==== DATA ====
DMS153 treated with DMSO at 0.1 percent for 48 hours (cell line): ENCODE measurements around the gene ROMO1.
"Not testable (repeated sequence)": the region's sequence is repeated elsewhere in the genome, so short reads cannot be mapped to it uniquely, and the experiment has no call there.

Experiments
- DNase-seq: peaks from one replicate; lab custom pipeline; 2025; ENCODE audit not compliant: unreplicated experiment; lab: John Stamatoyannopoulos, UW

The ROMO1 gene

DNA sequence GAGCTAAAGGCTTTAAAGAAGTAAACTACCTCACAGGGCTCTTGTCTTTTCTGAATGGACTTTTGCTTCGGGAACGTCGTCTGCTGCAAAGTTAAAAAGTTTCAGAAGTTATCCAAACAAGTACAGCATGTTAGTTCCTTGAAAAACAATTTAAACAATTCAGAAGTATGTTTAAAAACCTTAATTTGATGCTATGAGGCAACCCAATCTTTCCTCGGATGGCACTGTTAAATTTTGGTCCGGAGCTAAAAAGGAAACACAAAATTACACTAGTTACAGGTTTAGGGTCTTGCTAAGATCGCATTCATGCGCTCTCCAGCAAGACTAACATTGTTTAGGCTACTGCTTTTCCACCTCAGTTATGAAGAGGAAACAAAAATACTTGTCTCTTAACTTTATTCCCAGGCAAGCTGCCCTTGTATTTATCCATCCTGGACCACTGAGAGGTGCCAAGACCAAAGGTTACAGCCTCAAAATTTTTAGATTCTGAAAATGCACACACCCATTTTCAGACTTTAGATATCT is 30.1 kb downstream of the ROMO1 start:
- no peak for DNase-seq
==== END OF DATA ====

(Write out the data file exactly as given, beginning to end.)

DMS153 treated with DMSO at 0.1 percent for 48 hours (cell line): ENCODE measurements around the gene ROMO1.
"Not testable (repeated sequence)": the region's sequence is repeated elsewhere in the genome, so short reads cannot be mapped to it uniquely, and the experiment has no call there.

Experiments
- DNase-seq: peaks from one replicate; lab custom pipeline; 2025; ENCODE audit not compliant: unreplicated experiment; lab: John Stamatoyannopoulos, UW

The ROMO1 gene

DNA sequence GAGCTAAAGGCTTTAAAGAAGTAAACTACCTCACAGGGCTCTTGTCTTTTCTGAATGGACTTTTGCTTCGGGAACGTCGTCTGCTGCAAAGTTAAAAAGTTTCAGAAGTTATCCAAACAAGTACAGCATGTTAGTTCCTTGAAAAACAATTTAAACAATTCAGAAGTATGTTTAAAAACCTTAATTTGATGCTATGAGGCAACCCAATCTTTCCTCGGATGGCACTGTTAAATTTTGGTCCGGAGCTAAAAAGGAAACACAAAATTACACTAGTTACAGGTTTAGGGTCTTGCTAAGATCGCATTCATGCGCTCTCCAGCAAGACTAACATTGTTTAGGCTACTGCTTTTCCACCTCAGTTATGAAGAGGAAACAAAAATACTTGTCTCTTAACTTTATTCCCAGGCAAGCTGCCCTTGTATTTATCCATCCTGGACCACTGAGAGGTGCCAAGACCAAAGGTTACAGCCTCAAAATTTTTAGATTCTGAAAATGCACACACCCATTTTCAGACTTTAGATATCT is 30.1 kb downstream of the ROMO1 start:
- no peak for DNase-seq